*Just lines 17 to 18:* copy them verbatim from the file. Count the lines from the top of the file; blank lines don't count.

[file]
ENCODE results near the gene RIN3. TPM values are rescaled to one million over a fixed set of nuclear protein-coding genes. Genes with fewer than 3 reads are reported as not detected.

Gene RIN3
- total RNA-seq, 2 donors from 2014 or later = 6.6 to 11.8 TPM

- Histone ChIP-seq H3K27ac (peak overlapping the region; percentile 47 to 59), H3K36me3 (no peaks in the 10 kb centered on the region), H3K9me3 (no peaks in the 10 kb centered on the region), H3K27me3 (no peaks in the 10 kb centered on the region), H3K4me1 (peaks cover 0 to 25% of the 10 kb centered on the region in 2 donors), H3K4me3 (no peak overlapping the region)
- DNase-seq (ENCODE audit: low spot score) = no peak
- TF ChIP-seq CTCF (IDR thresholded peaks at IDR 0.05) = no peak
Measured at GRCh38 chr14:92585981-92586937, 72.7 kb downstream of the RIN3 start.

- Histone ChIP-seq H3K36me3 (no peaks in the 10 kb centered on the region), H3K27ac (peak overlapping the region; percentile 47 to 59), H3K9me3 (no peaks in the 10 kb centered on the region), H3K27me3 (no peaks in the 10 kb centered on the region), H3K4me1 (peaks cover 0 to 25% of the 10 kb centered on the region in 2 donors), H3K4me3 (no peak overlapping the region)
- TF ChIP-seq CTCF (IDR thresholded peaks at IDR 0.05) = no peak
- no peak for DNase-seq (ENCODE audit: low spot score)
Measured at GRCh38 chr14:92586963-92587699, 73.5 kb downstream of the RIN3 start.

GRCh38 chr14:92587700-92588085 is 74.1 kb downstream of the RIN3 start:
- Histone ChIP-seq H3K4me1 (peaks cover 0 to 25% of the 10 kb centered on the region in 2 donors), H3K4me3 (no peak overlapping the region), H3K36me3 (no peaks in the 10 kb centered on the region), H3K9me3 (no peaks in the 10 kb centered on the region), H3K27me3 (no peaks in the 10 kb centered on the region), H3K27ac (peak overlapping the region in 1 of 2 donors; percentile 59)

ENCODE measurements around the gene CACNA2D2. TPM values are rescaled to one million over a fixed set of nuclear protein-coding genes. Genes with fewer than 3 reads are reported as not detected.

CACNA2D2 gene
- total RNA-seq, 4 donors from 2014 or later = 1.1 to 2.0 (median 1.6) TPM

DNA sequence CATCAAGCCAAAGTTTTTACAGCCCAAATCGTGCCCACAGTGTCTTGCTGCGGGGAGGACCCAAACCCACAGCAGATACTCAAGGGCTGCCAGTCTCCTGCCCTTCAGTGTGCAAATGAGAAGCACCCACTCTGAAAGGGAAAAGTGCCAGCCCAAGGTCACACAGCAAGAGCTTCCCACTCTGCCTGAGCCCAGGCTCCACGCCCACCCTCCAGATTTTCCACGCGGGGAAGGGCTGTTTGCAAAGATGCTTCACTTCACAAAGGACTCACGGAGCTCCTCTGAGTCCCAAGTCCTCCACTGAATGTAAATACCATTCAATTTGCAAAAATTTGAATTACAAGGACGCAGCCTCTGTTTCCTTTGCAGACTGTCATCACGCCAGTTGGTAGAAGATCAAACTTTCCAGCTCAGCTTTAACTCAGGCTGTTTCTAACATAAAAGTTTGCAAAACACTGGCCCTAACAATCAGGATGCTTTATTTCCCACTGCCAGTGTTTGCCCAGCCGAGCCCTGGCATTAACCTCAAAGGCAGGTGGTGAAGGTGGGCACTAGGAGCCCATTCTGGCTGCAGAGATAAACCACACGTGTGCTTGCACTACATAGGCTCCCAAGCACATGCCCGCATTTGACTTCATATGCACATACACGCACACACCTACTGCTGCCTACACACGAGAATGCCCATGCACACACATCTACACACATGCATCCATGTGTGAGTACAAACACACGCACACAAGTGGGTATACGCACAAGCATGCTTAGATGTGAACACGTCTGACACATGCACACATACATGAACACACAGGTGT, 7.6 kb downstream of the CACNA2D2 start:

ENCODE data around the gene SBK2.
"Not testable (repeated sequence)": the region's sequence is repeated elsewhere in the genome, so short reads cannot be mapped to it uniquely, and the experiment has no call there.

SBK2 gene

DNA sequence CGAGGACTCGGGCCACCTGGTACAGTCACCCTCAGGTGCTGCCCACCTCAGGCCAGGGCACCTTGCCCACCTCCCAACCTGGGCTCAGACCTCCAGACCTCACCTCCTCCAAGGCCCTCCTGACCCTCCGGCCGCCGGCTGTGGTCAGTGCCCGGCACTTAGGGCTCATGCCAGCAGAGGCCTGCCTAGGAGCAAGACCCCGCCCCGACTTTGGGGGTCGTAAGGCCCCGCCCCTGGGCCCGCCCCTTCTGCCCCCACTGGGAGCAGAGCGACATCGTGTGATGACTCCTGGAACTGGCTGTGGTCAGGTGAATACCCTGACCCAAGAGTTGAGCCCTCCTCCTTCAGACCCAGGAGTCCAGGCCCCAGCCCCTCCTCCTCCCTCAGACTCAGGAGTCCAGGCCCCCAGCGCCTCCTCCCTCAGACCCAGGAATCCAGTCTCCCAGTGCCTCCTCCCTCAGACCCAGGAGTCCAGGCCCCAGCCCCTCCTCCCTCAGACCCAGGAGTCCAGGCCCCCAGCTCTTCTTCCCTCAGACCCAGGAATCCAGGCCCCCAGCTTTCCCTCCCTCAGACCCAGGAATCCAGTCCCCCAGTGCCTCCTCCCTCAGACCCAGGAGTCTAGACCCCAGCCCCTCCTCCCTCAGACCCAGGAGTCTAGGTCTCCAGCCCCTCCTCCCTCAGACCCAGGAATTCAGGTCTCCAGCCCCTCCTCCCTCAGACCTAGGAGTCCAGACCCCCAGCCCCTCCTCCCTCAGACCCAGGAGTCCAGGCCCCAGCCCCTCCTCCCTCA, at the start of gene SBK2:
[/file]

DNA sequence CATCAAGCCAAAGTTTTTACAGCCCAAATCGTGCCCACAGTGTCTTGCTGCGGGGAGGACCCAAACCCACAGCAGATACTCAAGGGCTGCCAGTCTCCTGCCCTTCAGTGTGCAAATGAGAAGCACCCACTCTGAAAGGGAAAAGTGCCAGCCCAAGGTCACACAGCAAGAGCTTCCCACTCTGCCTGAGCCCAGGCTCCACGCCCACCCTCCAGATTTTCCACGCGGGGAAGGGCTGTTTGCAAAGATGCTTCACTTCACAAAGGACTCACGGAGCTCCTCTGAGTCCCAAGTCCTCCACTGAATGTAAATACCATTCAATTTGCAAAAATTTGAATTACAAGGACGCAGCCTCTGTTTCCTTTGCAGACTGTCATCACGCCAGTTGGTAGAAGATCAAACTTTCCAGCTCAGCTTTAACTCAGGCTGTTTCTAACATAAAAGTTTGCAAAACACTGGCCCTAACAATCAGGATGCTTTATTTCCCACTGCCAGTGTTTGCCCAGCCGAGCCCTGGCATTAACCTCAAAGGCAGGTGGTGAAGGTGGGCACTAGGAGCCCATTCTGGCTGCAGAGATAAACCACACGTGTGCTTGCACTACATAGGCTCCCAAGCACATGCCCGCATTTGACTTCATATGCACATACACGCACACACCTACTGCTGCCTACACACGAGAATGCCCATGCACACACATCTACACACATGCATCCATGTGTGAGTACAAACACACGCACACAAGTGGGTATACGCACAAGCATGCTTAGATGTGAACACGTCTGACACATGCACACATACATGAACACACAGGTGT, 7.6 kb downstream of the CACNA2D2 start:

ENCODE data around the gene SBK2.